In rural Bangladesh, women living in extreme poverty face barriers to engaging in work that provides higher returns, such as livestock rearing. Researchers partnered with BRAC to evaluate their multi-faceted livelihood program known as the Graduation Approach, which aims to encourage occupational change among these women. The Graduation Approach enabled women living in extreme poverty to shift away from seasonal casual wage labor and into livestock rearing, leading to an increase in earnings and a reduction in extreme poverty. These results show that supporting households to enter higher return work can help them transition out of poverty.
People living in extreme poverty face barriers to accessing the capital or skills required to take on high-return work, restricting their occupational choices to low-skilled, low-paying wage labor activities that may be irregular and seasonal in nature. Providing people the materials and skills to engage in higher-income occupations may provide a path out of poverty. Can enabling “ultra-poor” women—those living on less than $0.70 per day—to take on the same work activities as higher-income women in their communities set them on a sustainable trajectory out of poverty?
While Bangladesh has seen significant progress in poverty reduction and human development in the last few decades, nearly 25 percent of the population in 2005 lived on less than $1.90 per day. In an effort to meet the needs of this population, BRAC, an international development organization based in Bangladesh, launched the Graduation Approach in the country’s thirteen poorest districts in 2002. The program provides women from the poorest households with a productive asset transfer, technical skills training in their choice of business activities, home visits by program staff, consumption and health support, and encouragement to save. As of 2014, seven years after the start of the evaluation, the Graduation program had reached 1.2 million individuals in over 360,000 of the poorest households in the country and had been tested in several other countries.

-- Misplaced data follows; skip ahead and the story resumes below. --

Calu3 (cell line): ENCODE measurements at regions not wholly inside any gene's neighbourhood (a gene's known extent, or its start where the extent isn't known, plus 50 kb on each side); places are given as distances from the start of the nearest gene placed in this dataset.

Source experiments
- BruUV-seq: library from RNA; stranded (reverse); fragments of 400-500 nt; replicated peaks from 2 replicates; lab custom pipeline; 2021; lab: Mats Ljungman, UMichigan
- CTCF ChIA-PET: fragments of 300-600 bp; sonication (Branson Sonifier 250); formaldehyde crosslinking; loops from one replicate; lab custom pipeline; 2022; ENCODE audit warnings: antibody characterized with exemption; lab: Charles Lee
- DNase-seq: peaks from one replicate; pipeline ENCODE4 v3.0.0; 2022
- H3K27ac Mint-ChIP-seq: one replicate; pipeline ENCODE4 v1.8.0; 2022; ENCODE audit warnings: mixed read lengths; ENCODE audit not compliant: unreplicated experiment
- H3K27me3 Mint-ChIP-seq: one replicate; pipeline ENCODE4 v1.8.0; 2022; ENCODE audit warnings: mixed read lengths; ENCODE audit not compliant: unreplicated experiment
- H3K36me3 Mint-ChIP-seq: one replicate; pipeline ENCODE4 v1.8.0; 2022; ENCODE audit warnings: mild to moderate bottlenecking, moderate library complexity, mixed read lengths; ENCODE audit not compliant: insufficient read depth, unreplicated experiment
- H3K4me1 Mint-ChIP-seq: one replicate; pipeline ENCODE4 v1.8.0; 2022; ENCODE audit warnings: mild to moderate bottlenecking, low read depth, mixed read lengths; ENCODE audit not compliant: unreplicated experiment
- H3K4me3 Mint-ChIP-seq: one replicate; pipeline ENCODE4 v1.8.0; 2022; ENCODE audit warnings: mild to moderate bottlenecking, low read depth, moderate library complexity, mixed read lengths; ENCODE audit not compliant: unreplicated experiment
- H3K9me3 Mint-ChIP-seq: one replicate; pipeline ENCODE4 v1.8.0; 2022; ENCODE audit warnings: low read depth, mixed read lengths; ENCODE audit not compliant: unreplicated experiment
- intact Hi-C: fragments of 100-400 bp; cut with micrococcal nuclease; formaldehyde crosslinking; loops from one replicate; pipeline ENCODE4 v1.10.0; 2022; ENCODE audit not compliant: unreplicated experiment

Among the study participants for this evaluation, 93 percent of eligible women were illiterate, 41 percent were the sole earner in their household, and 53 percent lived in households below the US$1.25 per day poverty line. Less than 10 percent of study participants owned cows, goats, or land. Study-participants also spent considerably more time working as daily agricultural laborers or domestic maids and less time on livestock rearing, which was more common among higher-income women.
In collaboration with BRAC, researchers conducted a randomized evaluation to examine the impact of the Graduation Approach on women’s labor market activities and earnings. From forty BRAC branches serving 1,309 villages, researchers randomly assigned half of those branches to a treatment group that received the program in 2007 and half to a comparison group that received the program starting in 2011.
BRAC identified women eligible for the program through a participatory wealth ranking process where community members classified households into different wealth categories. Implementers further divided households in the lowest wealth category into two groups: 1) ultra-poor households that met additional Graduation eligibility criteria (e.g., the household had an able adult woman present and was not receiving transfers from government antipoverty programs) and received the program, and 2) near-poor households that did not meet these criteria.